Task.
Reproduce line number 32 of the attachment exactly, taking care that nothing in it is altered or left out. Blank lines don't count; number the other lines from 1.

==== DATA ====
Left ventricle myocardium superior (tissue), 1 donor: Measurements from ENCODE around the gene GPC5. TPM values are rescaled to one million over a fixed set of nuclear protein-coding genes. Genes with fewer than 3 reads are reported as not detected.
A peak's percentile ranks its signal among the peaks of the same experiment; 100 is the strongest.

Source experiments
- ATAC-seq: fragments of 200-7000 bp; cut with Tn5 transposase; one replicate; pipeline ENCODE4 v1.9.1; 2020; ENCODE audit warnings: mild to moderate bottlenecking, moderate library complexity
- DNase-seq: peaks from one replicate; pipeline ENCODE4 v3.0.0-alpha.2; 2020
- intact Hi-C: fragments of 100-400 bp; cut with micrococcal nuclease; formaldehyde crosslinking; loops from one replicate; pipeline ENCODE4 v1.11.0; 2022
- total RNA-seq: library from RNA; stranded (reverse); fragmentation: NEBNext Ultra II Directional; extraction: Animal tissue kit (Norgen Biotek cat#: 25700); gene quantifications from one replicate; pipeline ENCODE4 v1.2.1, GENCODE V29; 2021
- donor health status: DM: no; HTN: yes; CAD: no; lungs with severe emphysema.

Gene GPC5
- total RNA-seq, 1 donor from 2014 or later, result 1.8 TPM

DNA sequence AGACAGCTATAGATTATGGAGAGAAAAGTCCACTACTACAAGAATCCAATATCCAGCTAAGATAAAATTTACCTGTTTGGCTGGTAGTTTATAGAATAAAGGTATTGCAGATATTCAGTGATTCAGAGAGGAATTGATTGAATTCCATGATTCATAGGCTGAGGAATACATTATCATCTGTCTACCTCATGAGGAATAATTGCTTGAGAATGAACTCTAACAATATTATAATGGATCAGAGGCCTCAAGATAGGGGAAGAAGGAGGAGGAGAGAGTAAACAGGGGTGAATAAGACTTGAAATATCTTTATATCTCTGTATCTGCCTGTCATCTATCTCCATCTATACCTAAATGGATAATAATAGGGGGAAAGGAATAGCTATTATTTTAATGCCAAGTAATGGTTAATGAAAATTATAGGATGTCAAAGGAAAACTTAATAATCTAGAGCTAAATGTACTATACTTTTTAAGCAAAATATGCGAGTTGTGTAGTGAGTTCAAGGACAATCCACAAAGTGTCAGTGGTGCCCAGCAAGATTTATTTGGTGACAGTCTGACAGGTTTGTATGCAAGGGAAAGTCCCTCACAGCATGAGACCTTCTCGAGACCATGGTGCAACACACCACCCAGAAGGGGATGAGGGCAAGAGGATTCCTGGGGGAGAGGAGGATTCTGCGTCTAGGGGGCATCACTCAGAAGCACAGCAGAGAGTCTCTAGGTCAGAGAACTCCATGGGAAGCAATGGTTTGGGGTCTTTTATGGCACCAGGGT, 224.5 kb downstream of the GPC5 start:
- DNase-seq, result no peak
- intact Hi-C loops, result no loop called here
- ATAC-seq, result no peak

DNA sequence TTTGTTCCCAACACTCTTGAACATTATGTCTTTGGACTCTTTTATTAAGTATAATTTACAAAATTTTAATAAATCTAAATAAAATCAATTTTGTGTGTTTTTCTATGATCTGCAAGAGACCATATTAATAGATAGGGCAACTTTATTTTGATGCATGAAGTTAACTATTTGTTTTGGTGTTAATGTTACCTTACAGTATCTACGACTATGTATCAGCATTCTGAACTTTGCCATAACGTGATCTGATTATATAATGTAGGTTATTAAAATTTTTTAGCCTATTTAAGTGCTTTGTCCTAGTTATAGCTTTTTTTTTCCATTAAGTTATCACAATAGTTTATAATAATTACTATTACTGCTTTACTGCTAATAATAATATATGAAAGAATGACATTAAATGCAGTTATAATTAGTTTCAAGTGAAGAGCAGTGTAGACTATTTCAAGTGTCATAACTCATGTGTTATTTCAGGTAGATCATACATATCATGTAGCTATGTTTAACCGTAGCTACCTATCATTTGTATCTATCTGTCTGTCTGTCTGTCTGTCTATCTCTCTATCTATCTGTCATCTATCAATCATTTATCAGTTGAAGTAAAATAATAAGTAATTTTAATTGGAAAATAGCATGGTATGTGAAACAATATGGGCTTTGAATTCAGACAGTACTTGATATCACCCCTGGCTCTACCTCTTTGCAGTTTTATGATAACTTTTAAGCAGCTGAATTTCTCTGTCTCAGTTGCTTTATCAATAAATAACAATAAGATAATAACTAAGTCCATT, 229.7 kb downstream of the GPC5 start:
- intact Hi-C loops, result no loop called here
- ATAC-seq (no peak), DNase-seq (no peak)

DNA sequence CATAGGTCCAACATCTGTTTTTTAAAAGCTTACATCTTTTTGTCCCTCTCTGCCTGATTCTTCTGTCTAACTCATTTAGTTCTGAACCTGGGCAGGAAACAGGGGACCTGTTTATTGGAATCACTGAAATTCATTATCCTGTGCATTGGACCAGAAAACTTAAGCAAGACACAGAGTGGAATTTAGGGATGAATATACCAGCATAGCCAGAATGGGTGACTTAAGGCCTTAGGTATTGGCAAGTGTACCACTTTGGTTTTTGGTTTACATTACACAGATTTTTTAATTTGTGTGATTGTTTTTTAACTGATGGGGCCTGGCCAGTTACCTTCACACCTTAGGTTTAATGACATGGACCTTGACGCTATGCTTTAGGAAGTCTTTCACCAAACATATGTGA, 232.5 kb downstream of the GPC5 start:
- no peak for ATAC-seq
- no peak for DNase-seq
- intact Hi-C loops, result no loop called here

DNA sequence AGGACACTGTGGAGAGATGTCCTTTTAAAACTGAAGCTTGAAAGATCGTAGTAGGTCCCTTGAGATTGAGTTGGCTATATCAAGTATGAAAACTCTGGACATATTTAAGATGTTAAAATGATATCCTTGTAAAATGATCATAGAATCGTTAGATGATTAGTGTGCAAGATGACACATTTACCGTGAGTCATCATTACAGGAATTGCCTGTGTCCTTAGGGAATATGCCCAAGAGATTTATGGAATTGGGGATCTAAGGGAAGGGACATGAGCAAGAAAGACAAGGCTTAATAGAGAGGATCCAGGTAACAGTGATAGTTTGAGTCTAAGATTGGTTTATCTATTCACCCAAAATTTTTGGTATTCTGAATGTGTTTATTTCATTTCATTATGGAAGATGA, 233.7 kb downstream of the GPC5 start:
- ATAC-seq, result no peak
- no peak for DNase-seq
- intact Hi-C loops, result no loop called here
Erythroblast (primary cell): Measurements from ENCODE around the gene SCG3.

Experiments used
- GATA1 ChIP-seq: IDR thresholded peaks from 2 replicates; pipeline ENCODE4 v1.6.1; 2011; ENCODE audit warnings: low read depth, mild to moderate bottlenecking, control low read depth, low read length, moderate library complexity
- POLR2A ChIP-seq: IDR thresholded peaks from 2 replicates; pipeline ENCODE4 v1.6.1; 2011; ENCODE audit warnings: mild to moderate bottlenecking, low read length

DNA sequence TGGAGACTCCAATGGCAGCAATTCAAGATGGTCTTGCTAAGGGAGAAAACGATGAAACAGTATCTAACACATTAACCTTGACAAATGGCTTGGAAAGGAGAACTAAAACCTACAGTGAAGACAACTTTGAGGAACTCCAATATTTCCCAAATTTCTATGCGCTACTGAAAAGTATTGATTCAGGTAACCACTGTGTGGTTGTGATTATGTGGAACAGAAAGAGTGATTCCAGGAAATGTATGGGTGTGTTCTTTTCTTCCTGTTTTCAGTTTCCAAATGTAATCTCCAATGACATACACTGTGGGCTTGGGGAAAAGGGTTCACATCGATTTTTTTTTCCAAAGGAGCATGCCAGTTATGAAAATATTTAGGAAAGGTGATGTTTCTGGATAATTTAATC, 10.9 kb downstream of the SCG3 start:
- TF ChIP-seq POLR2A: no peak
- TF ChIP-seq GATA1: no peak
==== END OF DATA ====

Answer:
- TF ChIP-seq GATA1: no peak